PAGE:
Permitted Activities in Rural Waitaki under the Draft District Plan

Published on 14 July 2022

animals on farm

If you live in rural Waitaki, we have put in some recommendations to ensure that the existing activities you carry out on your land are protected. Here are some important changes you need to familiarise yourself with. 

Subdivision increased from 4 hectares to 20 hectares in rural Waitaki 

Do you live in rural Waitaki and worried about more people living in the rural areas and complaining about your farming activities? This issue is not unique to Waitaki, it is being felt elsewhere due to more people wanting the rural lifestyle that can be enjoyed.  

With this lifestyle comes unrealistic expectations about an idyllic rural environment and we need to ensure that our primary production uses are maintained and our highly productive soils protected.  

One key tool we are proposing to help with this is to increase the subdivision threshold from 4 hectares to 20 hectares.  

This will reduce the number and density of houses in the rural area. Take a look at the General Rural Zone chapter for more information. 

Do you agree with this? Have your say.

We will also continue to include provisions around noise but not at the expense of the productive use of the land.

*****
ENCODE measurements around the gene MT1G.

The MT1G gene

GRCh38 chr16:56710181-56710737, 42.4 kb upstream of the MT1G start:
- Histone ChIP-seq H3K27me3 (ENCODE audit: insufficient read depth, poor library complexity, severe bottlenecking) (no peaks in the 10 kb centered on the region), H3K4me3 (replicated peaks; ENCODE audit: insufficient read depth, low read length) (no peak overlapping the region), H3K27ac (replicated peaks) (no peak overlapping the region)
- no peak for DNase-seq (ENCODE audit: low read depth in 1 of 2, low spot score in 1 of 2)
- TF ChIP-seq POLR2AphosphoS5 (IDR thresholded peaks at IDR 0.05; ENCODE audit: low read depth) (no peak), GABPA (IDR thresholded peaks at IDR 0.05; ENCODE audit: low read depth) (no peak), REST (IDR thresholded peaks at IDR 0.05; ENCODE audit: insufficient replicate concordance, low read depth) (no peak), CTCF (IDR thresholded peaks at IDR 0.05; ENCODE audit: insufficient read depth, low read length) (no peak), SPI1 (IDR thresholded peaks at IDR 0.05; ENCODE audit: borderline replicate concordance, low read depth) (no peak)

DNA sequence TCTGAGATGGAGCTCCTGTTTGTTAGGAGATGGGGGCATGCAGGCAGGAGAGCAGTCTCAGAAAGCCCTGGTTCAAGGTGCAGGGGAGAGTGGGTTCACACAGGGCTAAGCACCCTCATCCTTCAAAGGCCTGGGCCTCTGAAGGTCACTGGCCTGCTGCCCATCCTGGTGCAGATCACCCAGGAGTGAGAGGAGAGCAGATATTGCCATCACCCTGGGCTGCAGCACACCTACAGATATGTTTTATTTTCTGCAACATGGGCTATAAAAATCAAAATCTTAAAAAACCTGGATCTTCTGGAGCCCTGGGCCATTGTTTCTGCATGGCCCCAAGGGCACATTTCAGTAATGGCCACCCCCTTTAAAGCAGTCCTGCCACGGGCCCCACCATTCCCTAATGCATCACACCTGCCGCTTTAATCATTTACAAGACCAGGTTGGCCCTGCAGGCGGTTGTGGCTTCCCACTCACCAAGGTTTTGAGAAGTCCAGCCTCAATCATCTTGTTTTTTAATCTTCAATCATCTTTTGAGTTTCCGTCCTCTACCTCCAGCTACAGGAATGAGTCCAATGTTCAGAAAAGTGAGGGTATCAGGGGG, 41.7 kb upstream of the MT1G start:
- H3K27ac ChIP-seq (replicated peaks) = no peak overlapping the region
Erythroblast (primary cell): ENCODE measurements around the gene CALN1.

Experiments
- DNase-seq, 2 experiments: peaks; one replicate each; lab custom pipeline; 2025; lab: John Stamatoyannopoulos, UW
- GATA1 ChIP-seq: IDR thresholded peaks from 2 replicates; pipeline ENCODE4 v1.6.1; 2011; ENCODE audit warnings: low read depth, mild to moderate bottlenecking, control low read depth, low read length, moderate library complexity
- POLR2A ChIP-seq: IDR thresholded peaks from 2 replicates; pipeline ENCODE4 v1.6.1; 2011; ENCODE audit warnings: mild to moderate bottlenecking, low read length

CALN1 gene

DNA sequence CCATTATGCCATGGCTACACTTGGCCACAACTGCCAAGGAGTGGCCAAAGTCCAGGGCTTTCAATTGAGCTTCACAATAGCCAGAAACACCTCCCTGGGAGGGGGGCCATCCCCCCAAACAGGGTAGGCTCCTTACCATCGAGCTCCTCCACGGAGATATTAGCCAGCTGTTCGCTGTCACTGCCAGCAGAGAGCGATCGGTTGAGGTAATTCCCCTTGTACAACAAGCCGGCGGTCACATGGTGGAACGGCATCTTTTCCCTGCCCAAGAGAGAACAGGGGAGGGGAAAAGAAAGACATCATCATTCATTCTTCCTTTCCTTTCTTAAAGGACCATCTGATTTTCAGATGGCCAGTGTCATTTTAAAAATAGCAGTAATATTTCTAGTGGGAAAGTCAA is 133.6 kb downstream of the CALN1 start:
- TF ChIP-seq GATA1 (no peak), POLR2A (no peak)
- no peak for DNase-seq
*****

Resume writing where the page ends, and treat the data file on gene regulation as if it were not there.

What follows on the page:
Outside these uses, there will be noise limits for different times of the day so that we can all enjoy some sleep and a generally peaceful environment.  

What happens if as a farmer you want to do something different on your land? 

In the General Rural Zone, you would generally be able to change your farming type, providing you met the relevant rules and standards.  

Commonly for rural developments such as new sheds and yards, a resource consent for earthworks is needed under the current District Plan. To reduce the consent requirements for rural earthworks, we have recommended an increase to the threshold for earthworks from 50m2to 500 m2, which is ten times the area previously allowed.  

There are of course exemptions for earthworks to maintain infrastructure, as well as tighter limits in more sensitive areas, such as Outstanding Natural Landscapes and Features, Significant Natural Areas, near waterways or power poles.  

Likewise, some quarrying and mining uses would trigger the need for a resource consent, so take a look at these provisions if you think you are going to do these activities in the future on your property. Check out the Earthworks chapter for more information. 



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